FIFA on Film

Hagiography has been a consummate skill in the sport-writing world, with ghost writers or tame official chroniclers portraying the lives of superstars or characters and celebrities who have illuminated the humdrum lives of we the fans or less blessed followers for whom the sporting champion can represent some vicarious sense of the heroic. There's been a tradition to this in popular cultural writing since consumer culture began from the beginning of the 20th century to profile movie stars, singers, sportsmen and women. But you usually had to show something of the exceptional to hold the audience; the sporting heroic was rooted in a real achievement and sustained excellence.

Managers, impresarios, and administrators have provided less fertile ground for such myth-making, though hugely successful individuals combining success with longevity can generate strong sales figures; a case in mind is Manchester United manager Alex Ferguson’s autobiography, crafted by award-winning sports journalist Paul Hayward. Illuminating – though not always reliable – memoirs have also been produced by pioneers of sport administration, including Stanley Rous’s Football Worlds: A Lifetime in Sport (London, Faber and Faber, 1978). And figures who led the modern Olympic movement or football's world-governing body FIFA have not been averse to publications reflecting on the grandeur of their status and their claims as to their world-historical significance. David Miller’s Olympic Revolution: The Authorised Biography of Juan Antonio Samaranch (London, published by glamour publisher Pavilion Books,1992) charted the impact of Samaranch, former Fascist careerist and Francoist before becoming IOC president in 1980 and led the ‘Olympic Movement’ for 21 years, through a couple of expansionist, controversial and in part corruption-stained decades – though much of the political detail of Samaranch’s past was filtered out of Miller’s narrative. In my books on FIFA I have cited the shameless encomium to Brazilian João Havelange, FIFA president for 24 years, that was written with the title Young Havelange: FIFA in the Third Millennium (edited by E.J. Farah, published in São Paulo by J.S. Propaganda, 1996), relating the visionary transformative effect of the virile Brazilian businessman's presidential reign from 1974, a period of power unopposed  through five re-election campaigns up to his withdrawal from the Presidency in 1998.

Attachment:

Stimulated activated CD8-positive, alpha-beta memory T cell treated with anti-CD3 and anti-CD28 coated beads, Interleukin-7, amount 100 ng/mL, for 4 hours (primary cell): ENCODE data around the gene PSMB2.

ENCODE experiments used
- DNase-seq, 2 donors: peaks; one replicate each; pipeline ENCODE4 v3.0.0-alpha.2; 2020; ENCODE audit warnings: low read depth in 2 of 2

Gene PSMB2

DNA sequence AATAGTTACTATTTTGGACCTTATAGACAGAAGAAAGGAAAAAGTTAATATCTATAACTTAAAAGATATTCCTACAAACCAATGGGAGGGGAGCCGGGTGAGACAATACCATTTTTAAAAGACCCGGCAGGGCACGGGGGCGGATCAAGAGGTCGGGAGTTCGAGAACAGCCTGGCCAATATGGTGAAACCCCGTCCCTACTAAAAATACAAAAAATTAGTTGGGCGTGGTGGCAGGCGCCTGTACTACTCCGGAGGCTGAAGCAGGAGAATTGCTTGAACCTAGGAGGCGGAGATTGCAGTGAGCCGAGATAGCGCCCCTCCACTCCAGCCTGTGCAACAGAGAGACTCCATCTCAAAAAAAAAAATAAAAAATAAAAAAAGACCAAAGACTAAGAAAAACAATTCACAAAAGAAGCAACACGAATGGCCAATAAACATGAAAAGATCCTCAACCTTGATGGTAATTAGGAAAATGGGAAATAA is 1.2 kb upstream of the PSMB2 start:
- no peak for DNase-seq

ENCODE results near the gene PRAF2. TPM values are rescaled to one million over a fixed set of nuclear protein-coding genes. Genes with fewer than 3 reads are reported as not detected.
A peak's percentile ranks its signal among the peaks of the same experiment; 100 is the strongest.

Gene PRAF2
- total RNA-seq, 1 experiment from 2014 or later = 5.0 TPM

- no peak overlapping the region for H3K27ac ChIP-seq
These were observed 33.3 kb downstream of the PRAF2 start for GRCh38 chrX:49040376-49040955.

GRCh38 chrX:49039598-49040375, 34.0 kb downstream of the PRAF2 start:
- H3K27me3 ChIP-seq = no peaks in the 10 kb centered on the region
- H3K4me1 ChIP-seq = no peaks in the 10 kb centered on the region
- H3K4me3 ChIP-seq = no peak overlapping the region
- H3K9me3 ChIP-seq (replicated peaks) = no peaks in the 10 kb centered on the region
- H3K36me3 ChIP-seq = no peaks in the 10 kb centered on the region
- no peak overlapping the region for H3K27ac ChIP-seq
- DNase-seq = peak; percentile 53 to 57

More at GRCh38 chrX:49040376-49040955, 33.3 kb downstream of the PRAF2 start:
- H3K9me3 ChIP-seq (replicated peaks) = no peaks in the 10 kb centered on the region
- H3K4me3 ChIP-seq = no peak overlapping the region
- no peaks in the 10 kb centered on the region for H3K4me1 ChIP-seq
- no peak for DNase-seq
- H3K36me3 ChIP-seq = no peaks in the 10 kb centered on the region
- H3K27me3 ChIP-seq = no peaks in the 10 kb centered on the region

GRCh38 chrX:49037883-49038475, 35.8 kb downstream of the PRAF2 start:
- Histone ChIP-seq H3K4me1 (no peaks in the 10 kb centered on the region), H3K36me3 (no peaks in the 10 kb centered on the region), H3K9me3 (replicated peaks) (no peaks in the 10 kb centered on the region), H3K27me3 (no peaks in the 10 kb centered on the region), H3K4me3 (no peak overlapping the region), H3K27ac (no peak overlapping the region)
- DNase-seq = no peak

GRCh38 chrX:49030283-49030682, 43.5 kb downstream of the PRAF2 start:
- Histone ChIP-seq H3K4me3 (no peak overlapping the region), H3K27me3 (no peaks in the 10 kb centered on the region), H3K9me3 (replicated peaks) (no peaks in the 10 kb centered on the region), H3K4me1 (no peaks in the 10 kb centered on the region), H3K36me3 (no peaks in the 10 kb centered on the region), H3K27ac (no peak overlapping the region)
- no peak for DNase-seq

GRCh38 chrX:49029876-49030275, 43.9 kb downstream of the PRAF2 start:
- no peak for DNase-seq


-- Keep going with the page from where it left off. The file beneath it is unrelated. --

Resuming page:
But no commission, no vanity project of hagiographic commissioning, has rivalled the project of current FIFA president Sepp Blatter, in the film United Passions, launched at a special screening at the Cannes film festival in May, purportedly to be screened in Serbia during the current World Cup. Blatter has been in FIFA – as development officer, general secretary/chief executive, then president as Havelange's successor – since 1975. Scheming his way through the FIFA Congress in São Paulo last week, mustering crony votes for yet another shot at the presidency that would take him comfortably into his 80s, Blatter has initiated a movie covering the history and story of FIFA in which Pulp Fiction and Reservoir Dogs star Tim Roth plays Blatter himself, Sam Neill plays Havelange, and Russian tax exile Gérard Depardieu plays Jules Rimet, whose name was given to the first World Cup in 1930, and who presided over FIFA for a third of a century from 1921 to 1954. Blustering Depardieu is a comic-book depiction of the French Christian idealist who got FIFA off to a properly international – if not always internationalist – start. Sam Neill as Havelange leers arrogantly and imperiously over the emerging global football market, as Blatter comes to be warned, by an attractive young female adviser, that some dodgy practices under his own administrative watch may come to haunt him, even lead to criminal conviction and imprisonment, if he doesn't ride to the rescue of the burgeoning organisation with a reforming agenda.

The cost of this movie comes on the whole from FIFA coffers. The FIFA Executive Committee won't have been consulted about this, and as FIFA closes ranks whilst the World Cup matches provide the fans and the sponsors with the thrills and the stories, United Passions has a small niched Eastern European showing well away from the action. Even Blatter, keeping a low profile with no speeches at the opening ceremony/match in São Paulo, may suspect that this laughable film project is best put to one side. Or perhaps he's warming up to commission a follow-up, a retirement tribute with Tim Roth getting still more gangster-like, Tarantino at the directorial helm, guaranteeing a laugh-a-minute for film reviewers and sport journalists alike, weren't the issues of FIFA accountability, transparency and integrity not so significant and serious.